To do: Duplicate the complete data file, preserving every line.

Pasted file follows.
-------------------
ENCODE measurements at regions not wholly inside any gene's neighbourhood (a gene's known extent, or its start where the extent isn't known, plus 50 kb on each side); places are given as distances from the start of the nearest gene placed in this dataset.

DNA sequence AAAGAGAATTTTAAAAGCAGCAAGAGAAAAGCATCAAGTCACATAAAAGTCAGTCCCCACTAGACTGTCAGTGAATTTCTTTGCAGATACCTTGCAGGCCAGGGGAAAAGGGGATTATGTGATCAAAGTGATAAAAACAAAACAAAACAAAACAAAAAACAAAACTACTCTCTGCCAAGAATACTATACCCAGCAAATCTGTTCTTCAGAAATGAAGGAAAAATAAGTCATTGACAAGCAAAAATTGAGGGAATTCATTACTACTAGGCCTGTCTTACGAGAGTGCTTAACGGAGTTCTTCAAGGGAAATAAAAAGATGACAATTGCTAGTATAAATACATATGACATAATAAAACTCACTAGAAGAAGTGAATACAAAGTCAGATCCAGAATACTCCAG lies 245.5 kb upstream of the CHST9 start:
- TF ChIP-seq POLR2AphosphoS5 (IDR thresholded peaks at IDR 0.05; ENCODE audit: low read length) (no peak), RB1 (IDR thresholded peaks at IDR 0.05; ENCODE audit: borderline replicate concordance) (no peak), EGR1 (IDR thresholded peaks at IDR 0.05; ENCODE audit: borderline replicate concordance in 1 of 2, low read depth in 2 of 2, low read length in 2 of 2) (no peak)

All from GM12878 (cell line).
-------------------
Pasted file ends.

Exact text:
ENCODE measurements at regions not wholly inside any gene's neighbourhood (a gene's known extent, or its start where the extent isn't known, plus 50 kb on each side); places are given as distances from the start of the nearest gene placed in this dataset.

DNA sequence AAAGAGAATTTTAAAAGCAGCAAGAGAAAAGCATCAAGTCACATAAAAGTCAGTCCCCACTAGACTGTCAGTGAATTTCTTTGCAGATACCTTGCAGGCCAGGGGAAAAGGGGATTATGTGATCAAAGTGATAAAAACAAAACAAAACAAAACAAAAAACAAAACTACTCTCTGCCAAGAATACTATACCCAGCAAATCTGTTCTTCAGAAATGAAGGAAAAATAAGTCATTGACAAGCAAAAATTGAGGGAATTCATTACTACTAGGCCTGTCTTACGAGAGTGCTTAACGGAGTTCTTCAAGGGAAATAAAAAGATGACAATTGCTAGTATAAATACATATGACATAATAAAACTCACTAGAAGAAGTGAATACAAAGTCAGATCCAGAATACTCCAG lies 245.5 kb upstream of the CHST9 start:
- TF ChIP-seq POLR2AphosphoS5 (IDR thresholded peaks at IDR 0.05; ENCODE audit: low read length) (no peak), RB1 (IDR thresholded peaks at IDR 0.05; ENCODE audit: borderline replicate concordance) (no peak), EGR1 (IDR thresholded peaks at IDR 0.05; ENCODE audit: borderline replicate concordance in 1 of 2, low read depth in 2 of 2, low read length in 2 of 2) (no peak)

All from GM12878 (cell line).